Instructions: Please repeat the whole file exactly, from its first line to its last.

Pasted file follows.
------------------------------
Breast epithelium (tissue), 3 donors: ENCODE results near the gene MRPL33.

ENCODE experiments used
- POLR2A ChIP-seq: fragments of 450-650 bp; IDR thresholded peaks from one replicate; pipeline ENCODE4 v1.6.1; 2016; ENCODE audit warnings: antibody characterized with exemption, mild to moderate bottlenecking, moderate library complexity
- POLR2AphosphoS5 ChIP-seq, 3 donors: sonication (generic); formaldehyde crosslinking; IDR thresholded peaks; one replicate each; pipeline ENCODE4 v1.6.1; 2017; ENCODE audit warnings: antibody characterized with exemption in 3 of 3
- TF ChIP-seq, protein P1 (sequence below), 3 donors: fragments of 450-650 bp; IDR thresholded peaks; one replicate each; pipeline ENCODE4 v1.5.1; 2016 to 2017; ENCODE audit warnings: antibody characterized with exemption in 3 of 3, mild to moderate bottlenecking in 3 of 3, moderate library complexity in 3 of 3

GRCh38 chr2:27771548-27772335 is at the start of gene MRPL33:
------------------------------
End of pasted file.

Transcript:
Breast epithelium (tissue), 3 donors: ENCODE results near the gene MRPL33.

ENCODE experiments used
- POLR2A ChIP-seq: fragments of 450-650 bp; IDR thresholded peaks from one replicate; pipeline ENCODE4 v1.6.1; 2016; ENCODE audit warnings: antibody characterized with exemption, mild to moderate bottlenecking, moderate library complexity
- POLR2AphosphoS5 ChIP-seq, 3 donors: sonication (generic); formaldehyde crosslinking; IDR thresholded peaks; one replicate each; pipeline ENCODE4 v1.6.1; 2017; ENCODE audit warnings: antibody characterized with exemption in 3 of 3
- TF ChIP-seq, protein P1 (sequence below), 3 donors: fragments of 450-650 bp; IDR thresholded peaks; one replicate each; pipeline ENCODE4 v1.5.1; 2016 to 2017; ENCODE audit warnings: antibody characterized with exemption in 3 of 3, mild to moderate bottlenecking in 3 of 3, moderate library complexity in 3 of 3

GRCh38 chr2:27771548-27772335 is at the start of gene MRPL33: